Macau’s flight connectivity to the rest of the world is increasing, following the easing of COVID curbs, but an industry insider says that current ticket prices are discouraging Macau’s travel agencies and depressing visitor demand.
Numerous airlines have already announced an increase to their destinations and flight frequency to Macau, focused on key routes such as those to Bangkok, Seoul, Manila and throughout Southeast Asia. Most recently, South Korean low-cost airline Fly Gangwon met with the operator of Macau’s International Airport to arrange a new Jeju-Macau service as early as next month.
But, despite the slow ramp-up of flights, the head of the Association of Industry and Commerce Federations of Macau notes that actual round-trip tickets to popular destinations from Macau are much higher than neighboring Hong Kong, making it impractical to organize international tours or seek out more international visitors.
“The Macau-Tokyo round-trip flights cost now about MOP5,800 ($720), when the same flight from Hong Kong is about MOP1,000 ($128),” notes Ben Leng.
“The difference in price just can’t be accepted by consumers,” points out the association head – exemplifying that the routes to Seoul and Osaka are in a similar situation, suppressing demand.
Speaking to AGB, Leng notes that the high prices are due to carrier capacity shortages – a factor which, until resolved, will continue to limit the capacity of local travel agencies to source group tours from abroad.
“Costs are still a large factor for travelers to Macau, with many choosing to take the ferry to the Hong Kong International Airport instead of flying to/from Macau”.
While the current situation is not ideal, carriers are slowly increasing their destinations and frequencies. Fly Gangwon’s new services will link Macau to the Gangwon district in northeast South Korea, with another link to Incheon International airport.
Meanwhile, low-cost carrier AirAsia resumed flights to Macau last week, with its inaugural flight from Kuala Lumpur to Macau. The Macau-Bangkok route already resumed on February 18th – and has proved highly popular, while its Manila flight will resume on March 2nd.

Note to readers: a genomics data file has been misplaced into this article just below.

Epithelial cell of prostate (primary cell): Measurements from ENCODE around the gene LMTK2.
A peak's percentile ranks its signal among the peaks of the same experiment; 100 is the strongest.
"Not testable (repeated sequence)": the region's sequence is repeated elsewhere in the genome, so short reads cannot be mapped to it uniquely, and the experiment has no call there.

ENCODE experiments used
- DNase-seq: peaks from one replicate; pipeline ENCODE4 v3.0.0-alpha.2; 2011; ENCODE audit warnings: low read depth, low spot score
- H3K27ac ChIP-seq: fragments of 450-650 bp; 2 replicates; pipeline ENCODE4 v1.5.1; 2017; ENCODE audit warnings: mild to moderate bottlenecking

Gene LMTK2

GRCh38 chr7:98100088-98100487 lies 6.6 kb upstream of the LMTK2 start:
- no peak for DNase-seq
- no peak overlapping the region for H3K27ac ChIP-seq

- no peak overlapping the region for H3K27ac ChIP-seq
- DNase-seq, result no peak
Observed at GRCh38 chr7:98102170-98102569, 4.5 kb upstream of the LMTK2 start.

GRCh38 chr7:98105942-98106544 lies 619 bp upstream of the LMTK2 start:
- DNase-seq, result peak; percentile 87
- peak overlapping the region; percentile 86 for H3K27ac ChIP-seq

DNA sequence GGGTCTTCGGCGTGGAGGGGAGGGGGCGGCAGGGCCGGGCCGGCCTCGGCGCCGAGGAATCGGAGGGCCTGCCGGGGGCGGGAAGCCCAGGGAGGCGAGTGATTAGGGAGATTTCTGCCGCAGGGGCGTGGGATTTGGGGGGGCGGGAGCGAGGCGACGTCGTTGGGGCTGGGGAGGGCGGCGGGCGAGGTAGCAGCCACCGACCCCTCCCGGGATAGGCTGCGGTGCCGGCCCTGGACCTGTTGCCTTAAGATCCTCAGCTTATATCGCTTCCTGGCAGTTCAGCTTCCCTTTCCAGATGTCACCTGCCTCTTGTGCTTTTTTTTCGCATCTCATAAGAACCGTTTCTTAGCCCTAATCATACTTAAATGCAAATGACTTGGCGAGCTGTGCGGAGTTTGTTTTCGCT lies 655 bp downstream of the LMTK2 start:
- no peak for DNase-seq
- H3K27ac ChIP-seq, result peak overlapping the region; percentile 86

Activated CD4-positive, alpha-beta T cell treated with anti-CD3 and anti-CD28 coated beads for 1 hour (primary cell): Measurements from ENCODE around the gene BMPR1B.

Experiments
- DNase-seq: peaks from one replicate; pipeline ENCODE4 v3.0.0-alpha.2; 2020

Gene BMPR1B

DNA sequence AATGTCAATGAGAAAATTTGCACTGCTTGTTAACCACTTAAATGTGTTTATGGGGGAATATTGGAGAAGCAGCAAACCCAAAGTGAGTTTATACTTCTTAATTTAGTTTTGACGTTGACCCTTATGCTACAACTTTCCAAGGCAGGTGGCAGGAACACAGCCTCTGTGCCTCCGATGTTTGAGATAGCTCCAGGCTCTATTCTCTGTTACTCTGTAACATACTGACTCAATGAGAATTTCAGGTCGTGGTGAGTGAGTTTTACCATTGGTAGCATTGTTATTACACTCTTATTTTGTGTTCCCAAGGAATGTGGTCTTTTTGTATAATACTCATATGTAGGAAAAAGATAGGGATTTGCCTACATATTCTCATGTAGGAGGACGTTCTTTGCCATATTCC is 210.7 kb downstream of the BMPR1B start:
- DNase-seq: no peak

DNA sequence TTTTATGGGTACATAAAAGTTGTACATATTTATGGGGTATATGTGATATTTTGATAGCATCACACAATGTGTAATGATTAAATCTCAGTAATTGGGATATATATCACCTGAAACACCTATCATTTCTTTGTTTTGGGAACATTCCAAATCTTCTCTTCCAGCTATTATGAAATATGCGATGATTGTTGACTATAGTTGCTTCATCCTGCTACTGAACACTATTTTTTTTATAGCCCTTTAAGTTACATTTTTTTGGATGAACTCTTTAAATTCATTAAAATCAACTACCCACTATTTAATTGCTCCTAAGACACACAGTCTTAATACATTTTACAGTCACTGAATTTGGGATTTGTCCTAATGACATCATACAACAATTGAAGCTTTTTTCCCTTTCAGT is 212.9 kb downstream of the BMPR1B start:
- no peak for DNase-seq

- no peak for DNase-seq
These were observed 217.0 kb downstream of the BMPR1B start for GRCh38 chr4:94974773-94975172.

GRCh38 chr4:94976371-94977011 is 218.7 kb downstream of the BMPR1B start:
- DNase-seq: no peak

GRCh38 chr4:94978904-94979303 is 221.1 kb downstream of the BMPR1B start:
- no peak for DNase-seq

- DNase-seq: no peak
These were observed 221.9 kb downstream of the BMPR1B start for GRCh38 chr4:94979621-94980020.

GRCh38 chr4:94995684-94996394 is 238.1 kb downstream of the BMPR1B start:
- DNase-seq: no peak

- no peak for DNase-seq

At the same time, Macau’s flagship carrier Air Macau plans to increase its flight connections and frequency to various destinations in Southeast and East Asia.
By mid-March, the Macau International Airport Company says that Thai Lion Air and Thai Vietjet Air will launch three to four weekly flights to Bangkok.
Hainan Airlines and Air Macau will launch or resume three weekly flights to Haikou and Singapore in mid-March and at the end of the month, respectively.
Meanwhile, Cambodia Airways is planning to resume flight services between Macau and Phnom Penh in the future. And a Maldivian airline has shown interest in launching a route between the Maldives and Macau in the third quarter of 2023.
As part of a push to increase destinations, the Macau airport company is actively seeking out further carrier partners, at a forum in Chiang Mai last week even approaching Turkish Airlines on a possible Macau-Melbourne link in the future.
CAM notes that “in the post-epidemic period, airlines are actively seeking opportunities to diversify their air services and packages”.
And as Macau has announced multiple times, it needs to procure more international travelers – not only for its tourism offerings, but also as part of its mandate for casino operators under their new licenses.
The age-old adage stays true – build it and they will come. In this case, it’s already built, Macau just needs to make sure it’s economically viable and convenient to schedule a trip to Macau.